Newsagents across the country are keeping sales strong by becoming the local hub for home news deliveries. Here, RN speaks to two retailers to find out how they are offering a great service in a difficult trading environment

David Woodrow
Woodrow’s, Bishopton, Scotland

Why should retailers invest in home news delivery (HND)?

It’s a way of accessing a wider community and maintaining a newspaper readership. 

newspapers2.png
HND relies on reliable
delivery of newpapers
to agents

What have you done in the past year that has increased sales?

The biggest thing we have done is maintained our service. If you make mistakes, you will start to lose customers. If you don’t have a good service, or follow up if there are a mistakes, then you are not going to retain customers. 

At the same time, it’s a guaranteed sale, so it’s a constant balancing act to ensure you get it right. It will be difficult if you experience an unreliable delivery of papers, because if that becomes a regular occurrence, you just can’t do HND. 

It needs publishers and wholesalers to help you to get the product to you on time, because you have a very narrow window to get them out.  

Have you taken on more customers in the past year?

It’s been fairly static in spite of 1,500 new homes being developed locally. It’s very difficult to try to attain these people as new HND customers when they will have access to great digital services in their newly built homes. We have a few customers in the new estate, but they tend to be the older people who have moved there from the village. 

How do you run your operation? 

We have always done sub-retailing; we sub-retail to four outlets in the area. We home deliver to up to 400 people, which is substantial enough for us. We use a van to deliver the papers once they have been dropped off to us in the morning. 

What are the challenges and how do you overcome them?

I think the ease of digital access to news outlets is our biggest challenge. It would be difficult for someone to start doing HND from scratch. It’s all about getting the right papers to the right people. 

Mike Rowe
Rowes Newsmarket, Wantage, Oxfordshire

Why should retailers invest in home news delivery?

A lot of people say print is dying, but I think it’s got a few years left in it yet. We’ve majored on that because we’ve got a couple of very large, upmarket residential homes in our area, so we deliver there en masse.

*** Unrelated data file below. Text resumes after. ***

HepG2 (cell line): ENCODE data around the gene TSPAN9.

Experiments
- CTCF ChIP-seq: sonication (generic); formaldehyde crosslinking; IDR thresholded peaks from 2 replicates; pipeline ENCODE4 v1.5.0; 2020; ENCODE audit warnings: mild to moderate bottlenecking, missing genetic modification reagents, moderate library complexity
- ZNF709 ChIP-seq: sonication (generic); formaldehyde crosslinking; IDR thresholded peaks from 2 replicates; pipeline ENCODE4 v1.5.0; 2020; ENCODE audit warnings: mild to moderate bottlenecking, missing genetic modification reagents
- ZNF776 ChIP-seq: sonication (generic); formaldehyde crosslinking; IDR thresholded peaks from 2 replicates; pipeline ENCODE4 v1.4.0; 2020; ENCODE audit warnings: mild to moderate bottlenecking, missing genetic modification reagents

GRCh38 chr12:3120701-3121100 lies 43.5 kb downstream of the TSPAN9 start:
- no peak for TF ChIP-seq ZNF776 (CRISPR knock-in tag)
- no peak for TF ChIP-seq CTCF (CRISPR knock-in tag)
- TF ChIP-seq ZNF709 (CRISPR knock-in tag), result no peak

HND supports the rest of the shop, and people come in to pay their newspaper bills. 

newspapers1.png
As well as revenue from paper 
sales, HND is a good way to
get customers into shops

What have you done in the past year that has increased your sales?

It’s quite a monopoly, as fewer and fewer people want to do it. We’ve taken over two or three fairly big roundsmen in the past seven or eight years and incorporated them into our business. 

It’s become a substantial part of the business, but all these things help to make a thriving store.

Have you taken on more customers in the past year?

We deliver to more than 1,500 houses every day, in an approximately 20-mile radius. If you go out and canvass, it’s surprising how many new customers you can get. 

The younger generation are less interested. If a new estate is built, for example, you’ll be lucky to get very many customers there. 

We focus on villages where there are more retired people living. They’re the people who tend to want their newspapers delivered.

How do you run your operation? 

It takes some organising logistically in the mornings. We have seven vans that go out delivering newspapers, along with a whole host of deliverers. 

We’ve done it for years. Forty years ago, my parents’ business was based on deliveries. They had it all running from their small, 300sq ft newsagents. 

When they retired, my wife and I took it over; we moved into this nearly-3,000sq ft store and carried on with the deliveries.

What are the challenges and how do you overcome them?

I don’t, I’ve got a manager who does that now, but I did for many years. I would imagine it probably takes up about 20 hours a week of his time. 

As an example of the logistical headaches we get, at Easter, we had 21 deliverers all off on the same week, so we had to cover all of that with other people. It’s a big job, but we’re experienced and know how to do it.